The number of children known to have died in the current outbreak of diarrhoea in Swaziland / eSwatini has risen to 11, the charity WaterAid reported.
This was revealed at a workshop on hygiene held at Pigg’s Peak.
WaterAid Eswatini Research Manager Ncamiso Mhlanga said the main contribution to these deaths were poor sanitation methods, mainly at home or day care centres where these children stay.
Swazi Director of Health Services Vusi Magagula reported in early August 2019 that six children had died over a period of four days and about another 1,000 others had been treated for the infection caused by the rota virus.
Deaths from this preventable disease occur in the kingdom every year. But the government, ruled by King Mswati III as the last absolute monarch in sub-Saharan Africa, is broke and continually fails to tackle to problem.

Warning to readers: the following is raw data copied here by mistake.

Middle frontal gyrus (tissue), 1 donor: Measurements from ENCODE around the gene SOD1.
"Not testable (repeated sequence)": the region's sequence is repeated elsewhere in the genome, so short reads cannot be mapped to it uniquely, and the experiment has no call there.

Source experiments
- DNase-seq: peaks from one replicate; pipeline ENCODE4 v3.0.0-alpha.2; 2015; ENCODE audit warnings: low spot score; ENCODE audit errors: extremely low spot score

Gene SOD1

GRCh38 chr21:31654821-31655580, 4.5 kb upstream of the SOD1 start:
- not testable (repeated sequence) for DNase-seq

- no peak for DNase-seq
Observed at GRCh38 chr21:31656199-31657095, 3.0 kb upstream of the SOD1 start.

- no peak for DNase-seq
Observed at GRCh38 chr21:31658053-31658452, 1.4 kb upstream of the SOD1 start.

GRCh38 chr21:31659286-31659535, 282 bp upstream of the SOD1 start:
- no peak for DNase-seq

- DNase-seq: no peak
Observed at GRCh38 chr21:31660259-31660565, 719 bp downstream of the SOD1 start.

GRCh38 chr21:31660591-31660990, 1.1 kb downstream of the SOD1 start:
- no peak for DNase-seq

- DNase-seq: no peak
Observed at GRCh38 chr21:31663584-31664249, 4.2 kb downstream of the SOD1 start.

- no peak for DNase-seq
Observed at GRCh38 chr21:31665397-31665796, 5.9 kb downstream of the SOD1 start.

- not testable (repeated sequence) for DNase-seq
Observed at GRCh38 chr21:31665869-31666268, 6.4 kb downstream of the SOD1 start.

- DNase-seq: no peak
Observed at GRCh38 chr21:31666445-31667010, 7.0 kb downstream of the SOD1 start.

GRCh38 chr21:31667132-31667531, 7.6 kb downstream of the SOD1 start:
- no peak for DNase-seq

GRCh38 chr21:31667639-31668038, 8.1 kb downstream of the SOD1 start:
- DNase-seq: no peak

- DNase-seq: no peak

Diarrhoea is a bowel infection often caused by contaminated water or food. According to the website of the Centres for Disease Control and Prevention, a 25-pack of one dose vials of rotavirus vaccine to immunise against diarrhoea costs US70.49 (E1,050) at commercial rates. Typically a child needs two doses to be immunised.
Swaziland is broke and public services are grinding to a halt. All kinds of medicines are in short supply in public hospitals and clinics because the government has failed to pay suppliers. Nursing posts and other vacancies remain unfilled as part of a government policy to cut its wages bill. At least 400 qualified nurses are unemployed, Dr Magagula recently told a meeting of pensioners in Mbabane.
Six children die in Swaziland in diarrhoea outbreak. Vaccines short since government has not paid suppliers
Swaziland nurses picket, drugs run out, lives put at risk as government fails to pay suppliershttps://swazimedia.blogspot.com/2018/08/swaziland-nurses-picket-drugs-run-out.html